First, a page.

2006_04_syankeeslogo.jpg-Mets 4 Dodgers 1: Alay Soler pitched seven innings of one run ball to get his first career victory after three starts. Jose Reyes started the game off with a home run and Carlos Delgado added his own two-run homer. It's nice to see the Mets game decided by more than one run.

-Yankees 13 Boston 5: The Yankees’ farm system doesn’t get much respect in baseball circles, but it certainly is producing when they need it. Andy Phillips had a three-run homer and Melky Cabrera added two RBI’s as New York pounded Josh Beckett for eight runs in less than two innings.

Besides his RBI double, Cabrera scored the first run of the game on one of the most unusual plays you will ever see. With Jason Giambi up, Boston shifted their defense to the right, leaving third base uncovered. Cabrera advanced to second on a wild pitch and when Jason Varitek’s throw was wide of second, he raced to the open bag at third. Varitek, realizing what Cabrera was attempting to do, ran up to third to cover the base, leaving home plate unguarded. Cabrera saw he only needed to outrun a catcher to score, and he did just that, putting the Yankees up 1-0. The Red Sox would regain the lead, but New York’s seven-run second inning blew the game open.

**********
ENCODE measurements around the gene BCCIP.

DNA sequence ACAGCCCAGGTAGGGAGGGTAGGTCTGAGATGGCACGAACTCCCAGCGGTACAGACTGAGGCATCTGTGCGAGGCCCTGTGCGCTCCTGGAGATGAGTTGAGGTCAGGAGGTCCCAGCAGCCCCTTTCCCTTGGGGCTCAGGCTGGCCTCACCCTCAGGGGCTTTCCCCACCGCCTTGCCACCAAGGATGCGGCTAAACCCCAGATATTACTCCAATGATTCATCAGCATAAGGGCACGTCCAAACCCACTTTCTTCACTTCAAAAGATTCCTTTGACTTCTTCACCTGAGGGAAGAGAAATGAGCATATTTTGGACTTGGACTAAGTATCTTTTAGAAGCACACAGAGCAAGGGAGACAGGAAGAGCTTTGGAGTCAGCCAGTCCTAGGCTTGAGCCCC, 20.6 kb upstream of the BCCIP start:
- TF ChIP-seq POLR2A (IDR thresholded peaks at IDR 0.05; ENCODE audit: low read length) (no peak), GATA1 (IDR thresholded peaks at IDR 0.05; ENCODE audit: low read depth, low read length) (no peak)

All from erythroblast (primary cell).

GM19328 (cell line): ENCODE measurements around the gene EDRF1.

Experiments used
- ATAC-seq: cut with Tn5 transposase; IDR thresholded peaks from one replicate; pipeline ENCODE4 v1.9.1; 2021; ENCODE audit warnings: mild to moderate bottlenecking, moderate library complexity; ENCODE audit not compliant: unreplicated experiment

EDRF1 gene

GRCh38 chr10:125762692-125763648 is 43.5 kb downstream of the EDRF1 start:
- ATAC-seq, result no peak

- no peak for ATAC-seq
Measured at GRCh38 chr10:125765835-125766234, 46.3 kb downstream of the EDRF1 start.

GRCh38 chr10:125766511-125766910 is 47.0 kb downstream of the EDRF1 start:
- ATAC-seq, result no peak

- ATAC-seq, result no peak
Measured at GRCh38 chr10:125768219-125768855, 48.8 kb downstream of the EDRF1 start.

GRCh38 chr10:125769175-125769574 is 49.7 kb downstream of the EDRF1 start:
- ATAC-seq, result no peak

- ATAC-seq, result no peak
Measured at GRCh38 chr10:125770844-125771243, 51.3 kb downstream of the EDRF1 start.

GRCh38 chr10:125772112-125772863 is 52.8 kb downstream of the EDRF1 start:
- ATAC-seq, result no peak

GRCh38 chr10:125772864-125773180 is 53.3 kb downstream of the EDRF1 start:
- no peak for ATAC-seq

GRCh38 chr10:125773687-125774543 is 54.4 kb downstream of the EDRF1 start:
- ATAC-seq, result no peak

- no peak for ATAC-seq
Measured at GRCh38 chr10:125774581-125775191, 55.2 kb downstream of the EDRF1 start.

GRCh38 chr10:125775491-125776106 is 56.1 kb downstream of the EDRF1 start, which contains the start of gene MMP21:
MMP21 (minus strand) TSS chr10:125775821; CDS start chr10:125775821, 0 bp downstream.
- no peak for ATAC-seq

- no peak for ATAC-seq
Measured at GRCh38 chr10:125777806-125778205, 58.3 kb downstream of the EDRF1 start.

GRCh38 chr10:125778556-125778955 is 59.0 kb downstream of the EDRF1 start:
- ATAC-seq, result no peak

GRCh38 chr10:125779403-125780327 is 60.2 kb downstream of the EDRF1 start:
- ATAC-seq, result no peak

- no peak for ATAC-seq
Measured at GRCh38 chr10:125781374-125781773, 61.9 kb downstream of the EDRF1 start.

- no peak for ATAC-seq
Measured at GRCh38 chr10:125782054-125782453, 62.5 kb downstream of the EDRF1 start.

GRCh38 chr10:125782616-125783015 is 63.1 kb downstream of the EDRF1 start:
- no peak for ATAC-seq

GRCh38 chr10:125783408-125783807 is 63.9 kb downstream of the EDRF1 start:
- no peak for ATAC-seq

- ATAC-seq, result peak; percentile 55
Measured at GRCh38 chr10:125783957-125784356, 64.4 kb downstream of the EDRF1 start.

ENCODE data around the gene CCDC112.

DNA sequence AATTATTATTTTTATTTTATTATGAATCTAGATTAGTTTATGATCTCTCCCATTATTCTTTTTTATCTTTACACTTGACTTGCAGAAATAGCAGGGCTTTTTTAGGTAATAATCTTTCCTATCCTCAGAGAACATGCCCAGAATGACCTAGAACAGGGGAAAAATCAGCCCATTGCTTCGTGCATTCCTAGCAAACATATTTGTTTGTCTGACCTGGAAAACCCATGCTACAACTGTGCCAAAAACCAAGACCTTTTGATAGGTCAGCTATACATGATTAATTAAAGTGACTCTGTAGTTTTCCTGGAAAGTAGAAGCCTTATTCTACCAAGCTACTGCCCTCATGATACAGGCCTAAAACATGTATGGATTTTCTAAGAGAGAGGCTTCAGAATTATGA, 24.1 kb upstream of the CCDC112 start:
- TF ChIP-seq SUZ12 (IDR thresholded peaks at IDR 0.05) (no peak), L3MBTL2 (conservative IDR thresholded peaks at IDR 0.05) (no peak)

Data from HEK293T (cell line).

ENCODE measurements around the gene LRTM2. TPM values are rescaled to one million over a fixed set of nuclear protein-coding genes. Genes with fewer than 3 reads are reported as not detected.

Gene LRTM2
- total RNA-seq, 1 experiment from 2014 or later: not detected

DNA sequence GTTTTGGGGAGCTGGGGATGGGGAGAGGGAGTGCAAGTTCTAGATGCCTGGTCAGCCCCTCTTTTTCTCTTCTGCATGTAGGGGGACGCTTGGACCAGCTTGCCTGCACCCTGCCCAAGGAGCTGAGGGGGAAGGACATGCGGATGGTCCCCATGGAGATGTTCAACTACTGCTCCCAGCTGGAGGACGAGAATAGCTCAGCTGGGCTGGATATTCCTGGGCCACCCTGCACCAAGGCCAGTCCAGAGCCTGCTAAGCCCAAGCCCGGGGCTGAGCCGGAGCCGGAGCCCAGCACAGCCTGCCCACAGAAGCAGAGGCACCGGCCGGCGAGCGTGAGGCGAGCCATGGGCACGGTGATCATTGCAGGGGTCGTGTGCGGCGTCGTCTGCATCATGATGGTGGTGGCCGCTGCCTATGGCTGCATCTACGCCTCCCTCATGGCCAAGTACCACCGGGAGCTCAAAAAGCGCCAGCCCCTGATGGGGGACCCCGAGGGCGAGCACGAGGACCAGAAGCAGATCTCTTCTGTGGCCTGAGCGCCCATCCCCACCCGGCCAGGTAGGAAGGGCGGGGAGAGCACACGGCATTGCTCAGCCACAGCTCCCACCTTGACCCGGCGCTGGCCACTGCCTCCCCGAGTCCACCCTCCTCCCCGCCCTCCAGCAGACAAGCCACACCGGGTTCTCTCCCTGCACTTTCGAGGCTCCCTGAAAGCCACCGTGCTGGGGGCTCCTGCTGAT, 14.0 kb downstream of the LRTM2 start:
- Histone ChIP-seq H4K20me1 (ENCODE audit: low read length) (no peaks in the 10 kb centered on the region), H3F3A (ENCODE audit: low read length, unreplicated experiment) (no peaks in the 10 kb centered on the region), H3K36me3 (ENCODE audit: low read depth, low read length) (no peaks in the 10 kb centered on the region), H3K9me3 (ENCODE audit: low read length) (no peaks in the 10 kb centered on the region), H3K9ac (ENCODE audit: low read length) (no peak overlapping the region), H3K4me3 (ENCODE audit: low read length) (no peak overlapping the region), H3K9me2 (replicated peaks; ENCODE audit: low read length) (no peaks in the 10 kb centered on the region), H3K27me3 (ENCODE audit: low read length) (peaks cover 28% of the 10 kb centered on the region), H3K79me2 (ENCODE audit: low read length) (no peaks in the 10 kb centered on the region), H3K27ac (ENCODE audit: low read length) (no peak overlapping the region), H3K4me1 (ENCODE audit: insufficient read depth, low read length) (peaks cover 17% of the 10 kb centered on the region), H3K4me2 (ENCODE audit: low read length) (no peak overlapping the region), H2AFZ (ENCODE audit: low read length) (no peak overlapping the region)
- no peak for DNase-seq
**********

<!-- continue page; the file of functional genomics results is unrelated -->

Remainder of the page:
-Michelle Wie doesn’t qualify for the U.S. Open: Michelle Wie is a spectacular talent, but the way her career is being managed makes Gothamist sick. She is sixteen and should not be thrust into some sort of gender battle, trying to prove female equality by competing in the Men’s U.S. Open. If she had succeeded in her efforts, she would not have deprived Phil Mickelson or someone like him from a U.S. Open spot, but rather, some anonymous golfer who had always dreamed of competing in a major golf tournament. Michelle can compete on the LPGA tour regularly and get exemptions from sponsors if she wants to play on the Men’s tour. Please, Michelle, leave the U.S. Open qualifying spots to the men who are chasing a dream, no matter how unlikely it may be.